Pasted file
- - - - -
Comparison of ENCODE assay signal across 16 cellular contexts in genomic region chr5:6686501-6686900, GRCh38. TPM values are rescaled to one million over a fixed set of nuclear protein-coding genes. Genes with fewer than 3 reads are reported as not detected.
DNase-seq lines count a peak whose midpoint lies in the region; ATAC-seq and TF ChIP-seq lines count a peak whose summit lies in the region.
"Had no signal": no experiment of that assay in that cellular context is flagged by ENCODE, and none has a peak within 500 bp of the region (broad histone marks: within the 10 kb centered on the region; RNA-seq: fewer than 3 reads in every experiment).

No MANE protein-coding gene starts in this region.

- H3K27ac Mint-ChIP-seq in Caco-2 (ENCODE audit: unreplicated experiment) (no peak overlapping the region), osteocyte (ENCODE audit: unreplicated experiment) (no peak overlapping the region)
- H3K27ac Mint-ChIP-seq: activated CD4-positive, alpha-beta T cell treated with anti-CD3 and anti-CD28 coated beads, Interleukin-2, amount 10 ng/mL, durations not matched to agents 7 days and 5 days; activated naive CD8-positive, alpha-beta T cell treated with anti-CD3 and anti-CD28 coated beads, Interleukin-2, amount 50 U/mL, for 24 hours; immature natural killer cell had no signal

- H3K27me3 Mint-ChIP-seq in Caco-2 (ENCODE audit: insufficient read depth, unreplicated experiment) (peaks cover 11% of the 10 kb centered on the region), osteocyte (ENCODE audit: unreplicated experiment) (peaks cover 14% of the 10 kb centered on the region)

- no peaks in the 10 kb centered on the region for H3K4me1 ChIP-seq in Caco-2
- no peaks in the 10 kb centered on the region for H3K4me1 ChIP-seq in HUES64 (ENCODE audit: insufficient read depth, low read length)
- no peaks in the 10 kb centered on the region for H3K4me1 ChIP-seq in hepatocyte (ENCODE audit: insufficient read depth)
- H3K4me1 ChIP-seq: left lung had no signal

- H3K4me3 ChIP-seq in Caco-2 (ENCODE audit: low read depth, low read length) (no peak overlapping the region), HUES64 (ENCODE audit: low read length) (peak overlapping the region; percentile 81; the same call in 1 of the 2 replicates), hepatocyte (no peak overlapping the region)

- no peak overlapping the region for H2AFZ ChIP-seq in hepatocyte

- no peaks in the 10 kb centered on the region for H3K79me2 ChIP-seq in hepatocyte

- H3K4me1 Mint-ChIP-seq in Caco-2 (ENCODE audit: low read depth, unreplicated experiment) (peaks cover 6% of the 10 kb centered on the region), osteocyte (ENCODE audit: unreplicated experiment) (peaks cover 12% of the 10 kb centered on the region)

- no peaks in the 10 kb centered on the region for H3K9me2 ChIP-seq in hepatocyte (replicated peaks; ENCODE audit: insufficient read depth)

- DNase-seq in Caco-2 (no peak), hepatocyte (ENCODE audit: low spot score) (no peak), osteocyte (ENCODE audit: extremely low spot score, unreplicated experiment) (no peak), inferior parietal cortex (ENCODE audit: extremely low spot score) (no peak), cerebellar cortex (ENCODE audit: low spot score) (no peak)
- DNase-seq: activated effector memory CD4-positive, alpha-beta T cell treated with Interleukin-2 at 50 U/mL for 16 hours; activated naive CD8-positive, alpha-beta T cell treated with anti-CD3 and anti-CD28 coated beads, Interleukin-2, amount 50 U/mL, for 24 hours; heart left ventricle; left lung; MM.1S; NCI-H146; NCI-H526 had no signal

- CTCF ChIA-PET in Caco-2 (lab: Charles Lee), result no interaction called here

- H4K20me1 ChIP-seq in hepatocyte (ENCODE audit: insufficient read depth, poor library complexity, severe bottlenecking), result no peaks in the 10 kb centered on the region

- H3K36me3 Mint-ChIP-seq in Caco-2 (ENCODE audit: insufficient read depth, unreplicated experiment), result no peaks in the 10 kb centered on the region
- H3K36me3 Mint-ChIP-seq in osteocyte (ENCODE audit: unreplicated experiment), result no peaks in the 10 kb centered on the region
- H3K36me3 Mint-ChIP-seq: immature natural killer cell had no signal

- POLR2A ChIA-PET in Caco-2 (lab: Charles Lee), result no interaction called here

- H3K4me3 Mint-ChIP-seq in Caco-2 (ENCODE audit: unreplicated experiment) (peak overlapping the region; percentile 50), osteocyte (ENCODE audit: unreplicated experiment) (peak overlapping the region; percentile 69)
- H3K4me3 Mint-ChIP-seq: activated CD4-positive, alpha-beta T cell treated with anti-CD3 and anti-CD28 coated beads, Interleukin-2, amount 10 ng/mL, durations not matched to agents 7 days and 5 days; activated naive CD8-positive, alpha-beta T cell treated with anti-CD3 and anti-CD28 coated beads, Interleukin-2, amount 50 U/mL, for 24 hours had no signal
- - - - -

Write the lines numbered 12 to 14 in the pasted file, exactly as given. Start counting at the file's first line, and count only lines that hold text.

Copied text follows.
- H3K4me3 ChIP-seq in Caco-2 (ENCODE audit: low read depth, low read length) (no peak overlapping the region), HUES64 (ENCODE audit: low read length) (peak overlapping the region; percentile 81; the same call in 1 of the 2 replicates), hepatocyte (no peak overlapping the region)

- no peak overlapping the region for H2AFZ ChIP-seq in hepatocyte

- no peaks in the 10 kb centered on the region for H3K79me2 ChIP-seq in hepatocyte